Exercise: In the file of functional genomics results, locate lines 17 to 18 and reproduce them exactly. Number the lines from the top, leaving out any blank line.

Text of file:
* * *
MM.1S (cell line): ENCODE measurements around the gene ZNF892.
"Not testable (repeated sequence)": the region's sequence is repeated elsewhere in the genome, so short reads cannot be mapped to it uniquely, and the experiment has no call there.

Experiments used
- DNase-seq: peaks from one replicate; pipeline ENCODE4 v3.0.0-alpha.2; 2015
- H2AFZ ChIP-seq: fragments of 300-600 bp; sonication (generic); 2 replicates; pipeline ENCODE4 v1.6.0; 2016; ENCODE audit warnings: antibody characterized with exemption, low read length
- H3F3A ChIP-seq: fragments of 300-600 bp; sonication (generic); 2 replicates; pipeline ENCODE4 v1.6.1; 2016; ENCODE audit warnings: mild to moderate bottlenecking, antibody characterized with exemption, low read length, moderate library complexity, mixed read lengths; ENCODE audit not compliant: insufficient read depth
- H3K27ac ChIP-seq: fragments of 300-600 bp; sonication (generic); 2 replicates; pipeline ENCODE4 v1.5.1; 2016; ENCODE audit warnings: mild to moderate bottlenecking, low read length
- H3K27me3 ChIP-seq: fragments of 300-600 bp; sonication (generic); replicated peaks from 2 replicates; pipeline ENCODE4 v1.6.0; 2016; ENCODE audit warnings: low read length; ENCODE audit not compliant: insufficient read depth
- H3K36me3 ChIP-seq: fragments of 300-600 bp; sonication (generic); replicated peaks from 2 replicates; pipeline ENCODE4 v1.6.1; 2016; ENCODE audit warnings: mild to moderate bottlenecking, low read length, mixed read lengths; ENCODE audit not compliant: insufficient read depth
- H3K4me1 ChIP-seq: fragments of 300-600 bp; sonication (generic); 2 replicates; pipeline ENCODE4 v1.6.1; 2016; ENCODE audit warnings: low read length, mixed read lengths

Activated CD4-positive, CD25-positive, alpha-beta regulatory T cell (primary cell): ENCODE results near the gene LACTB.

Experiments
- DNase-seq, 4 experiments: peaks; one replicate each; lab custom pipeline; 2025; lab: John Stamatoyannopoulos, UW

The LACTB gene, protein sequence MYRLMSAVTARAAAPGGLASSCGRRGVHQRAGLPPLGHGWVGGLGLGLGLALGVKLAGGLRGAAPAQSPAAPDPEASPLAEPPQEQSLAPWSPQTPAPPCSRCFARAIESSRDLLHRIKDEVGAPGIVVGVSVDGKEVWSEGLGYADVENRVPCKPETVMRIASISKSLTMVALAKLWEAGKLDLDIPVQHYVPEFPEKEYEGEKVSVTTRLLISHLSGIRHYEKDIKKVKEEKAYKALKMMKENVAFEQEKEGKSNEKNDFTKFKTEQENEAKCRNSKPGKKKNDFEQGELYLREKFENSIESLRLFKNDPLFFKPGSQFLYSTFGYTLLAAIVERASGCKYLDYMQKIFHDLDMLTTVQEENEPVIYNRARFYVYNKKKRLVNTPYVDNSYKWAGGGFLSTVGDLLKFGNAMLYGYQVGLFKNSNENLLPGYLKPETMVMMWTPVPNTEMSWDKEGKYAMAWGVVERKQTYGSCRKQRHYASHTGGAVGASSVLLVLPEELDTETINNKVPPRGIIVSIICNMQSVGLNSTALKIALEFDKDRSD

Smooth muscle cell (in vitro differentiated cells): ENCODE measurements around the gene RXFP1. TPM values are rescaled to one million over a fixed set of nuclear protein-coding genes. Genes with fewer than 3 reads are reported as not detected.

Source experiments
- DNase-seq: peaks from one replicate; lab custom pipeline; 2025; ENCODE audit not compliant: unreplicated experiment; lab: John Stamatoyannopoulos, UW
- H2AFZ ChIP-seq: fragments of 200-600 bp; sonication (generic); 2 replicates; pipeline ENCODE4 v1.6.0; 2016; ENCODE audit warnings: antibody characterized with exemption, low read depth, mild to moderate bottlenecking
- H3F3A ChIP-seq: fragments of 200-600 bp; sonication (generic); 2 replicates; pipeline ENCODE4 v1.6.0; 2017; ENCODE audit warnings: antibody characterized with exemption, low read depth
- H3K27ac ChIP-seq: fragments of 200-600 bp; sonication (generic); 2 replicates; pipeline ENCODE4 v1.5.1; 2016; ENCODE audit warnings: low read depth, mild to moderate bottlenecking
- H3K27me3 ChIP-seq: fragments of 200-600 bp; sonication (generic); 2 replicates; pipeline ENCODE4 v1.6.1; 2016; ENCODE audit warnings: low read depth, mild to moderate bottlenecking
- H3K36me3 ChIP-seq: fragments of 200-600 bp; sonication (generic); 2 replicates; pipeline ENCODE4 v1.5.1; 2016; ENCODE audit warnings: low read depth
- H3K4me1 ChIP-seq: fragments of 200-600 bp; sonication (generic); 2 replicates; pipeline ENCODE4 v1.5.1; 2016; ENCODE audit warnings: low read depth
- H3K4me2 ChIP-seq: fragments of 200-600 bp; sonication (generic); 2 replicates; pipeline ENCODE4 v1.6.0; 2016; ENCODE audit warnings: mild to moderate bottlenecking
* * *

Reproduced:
- DNase-seq: peaks from one replicate; lab custom pipeline; 2025; ENCODE audit not compliant: unreplicated experiment; lab: John Stamatoyannopoulos, UW
- H2AFZ ChIP-seq: fragments of 200-600 bp; sonication (generic); 2 replicates; pipeline ENCODE4 v1.6.0; 2016; ENCODE audit warnings: antibody characterized with exemption, low read depth, mild to moderate bottlenecking